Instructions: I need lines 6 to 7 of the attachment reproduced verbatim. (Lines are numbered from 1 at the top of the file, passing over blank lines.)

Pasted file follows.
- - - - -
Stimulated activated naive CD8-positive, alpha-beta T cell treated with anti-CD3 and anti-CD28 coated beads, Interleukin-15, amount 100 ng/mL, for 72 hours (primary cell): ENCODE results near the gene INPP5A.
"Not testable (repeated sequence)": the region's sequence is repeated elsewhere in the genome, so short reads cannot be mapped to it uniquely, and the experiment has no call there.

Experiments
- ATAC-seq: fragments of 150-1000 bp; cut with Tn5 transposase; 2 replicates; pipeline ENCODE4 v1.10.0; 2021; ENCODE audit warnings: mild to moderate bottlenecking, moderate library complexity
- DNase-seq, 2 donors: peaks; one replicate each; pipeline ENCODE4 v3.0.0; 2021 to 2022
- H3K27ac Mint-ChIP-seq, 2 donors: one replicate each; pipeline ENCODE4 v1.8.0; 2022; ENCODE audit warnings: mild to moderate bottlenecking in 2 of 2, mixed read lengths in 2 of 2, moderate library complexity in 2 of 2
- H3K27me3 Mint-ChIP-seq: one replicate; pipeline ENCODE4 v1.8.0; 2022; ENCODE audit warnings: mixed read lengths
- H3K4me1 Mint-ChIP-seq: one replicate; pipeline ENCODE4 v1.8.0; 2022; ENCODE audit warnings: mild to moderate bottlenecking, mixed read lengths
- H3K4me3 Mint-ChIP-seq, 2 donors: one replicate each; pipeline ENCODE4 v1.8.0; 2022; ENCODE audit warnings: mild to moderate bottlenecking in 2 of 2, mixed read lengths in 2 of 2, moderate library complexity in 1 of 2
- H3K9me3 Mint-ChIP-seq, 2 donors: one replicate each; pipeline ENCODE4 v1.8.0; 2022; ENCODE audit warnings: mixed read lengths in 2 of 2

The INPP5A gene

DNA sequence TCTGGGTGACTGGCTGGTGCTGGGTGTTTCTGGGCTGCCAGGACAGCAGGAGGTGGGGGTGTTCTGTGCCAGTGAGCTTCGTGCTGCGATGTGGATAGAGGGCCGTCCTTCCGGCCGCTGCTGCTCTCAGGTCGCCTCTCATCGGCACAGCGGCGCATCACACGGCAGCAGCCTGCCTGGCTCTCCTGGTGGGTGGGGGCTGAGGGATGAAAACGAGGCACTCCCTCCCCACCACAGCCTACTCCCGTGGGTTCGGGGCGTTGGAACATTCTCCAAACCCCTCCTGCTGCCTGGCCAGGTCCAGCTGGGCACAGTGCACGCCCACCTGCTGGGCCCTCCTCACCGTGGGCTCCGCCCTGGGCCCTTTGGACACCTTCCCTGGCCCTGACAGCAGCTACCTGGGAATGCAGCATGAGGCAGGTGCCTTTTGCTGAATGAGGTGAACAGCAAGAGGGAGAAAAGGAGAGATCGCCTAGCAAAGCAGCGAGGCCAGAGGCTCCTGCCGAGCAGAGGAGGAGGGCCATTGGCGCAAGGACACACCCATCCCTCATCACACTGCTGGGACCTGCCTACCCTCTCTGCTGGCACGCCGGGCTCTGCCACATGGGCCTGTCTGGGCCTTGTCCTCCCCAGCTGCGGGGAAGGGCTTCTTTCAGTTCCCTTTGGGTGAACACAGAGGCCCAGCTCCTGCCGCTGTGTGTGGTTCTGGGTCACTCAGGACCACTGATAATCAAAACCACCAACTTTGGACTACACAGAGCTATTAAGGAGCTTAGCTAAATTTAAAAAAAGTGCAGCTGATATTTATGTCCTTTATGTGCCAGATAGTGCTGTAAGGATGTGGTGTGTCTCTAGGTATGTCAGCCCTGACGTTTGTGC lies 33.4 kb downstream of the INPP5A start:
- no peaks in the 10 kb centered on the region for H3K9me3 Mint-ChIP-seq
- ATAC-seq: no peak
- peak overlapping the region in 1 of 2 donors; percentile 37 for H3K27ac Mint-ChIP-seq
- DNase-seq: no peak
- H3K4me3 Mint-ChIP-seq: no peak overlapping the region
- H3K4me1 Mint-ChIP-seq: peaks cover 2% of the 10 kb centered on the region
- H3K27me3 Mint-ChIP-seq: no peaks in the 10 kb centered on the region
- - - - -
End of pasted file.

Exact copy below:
- H3K27ac Mint-ChIP-seq, 2 donors: one replicate each; pipeline ENCODE4 v1.8.0; 2022; ENCODE audit warnings: mild to moderate bottlenecking in 2 of 2, mixed read lengths in 2 of 2, moderate library complexity in 2 of 2
- H3K27me3 Mint-ChIP-seq: one replicate; pipeline ENCODE4 v1.8.0; 2022; ENCODE audit warnings: mixed read lengths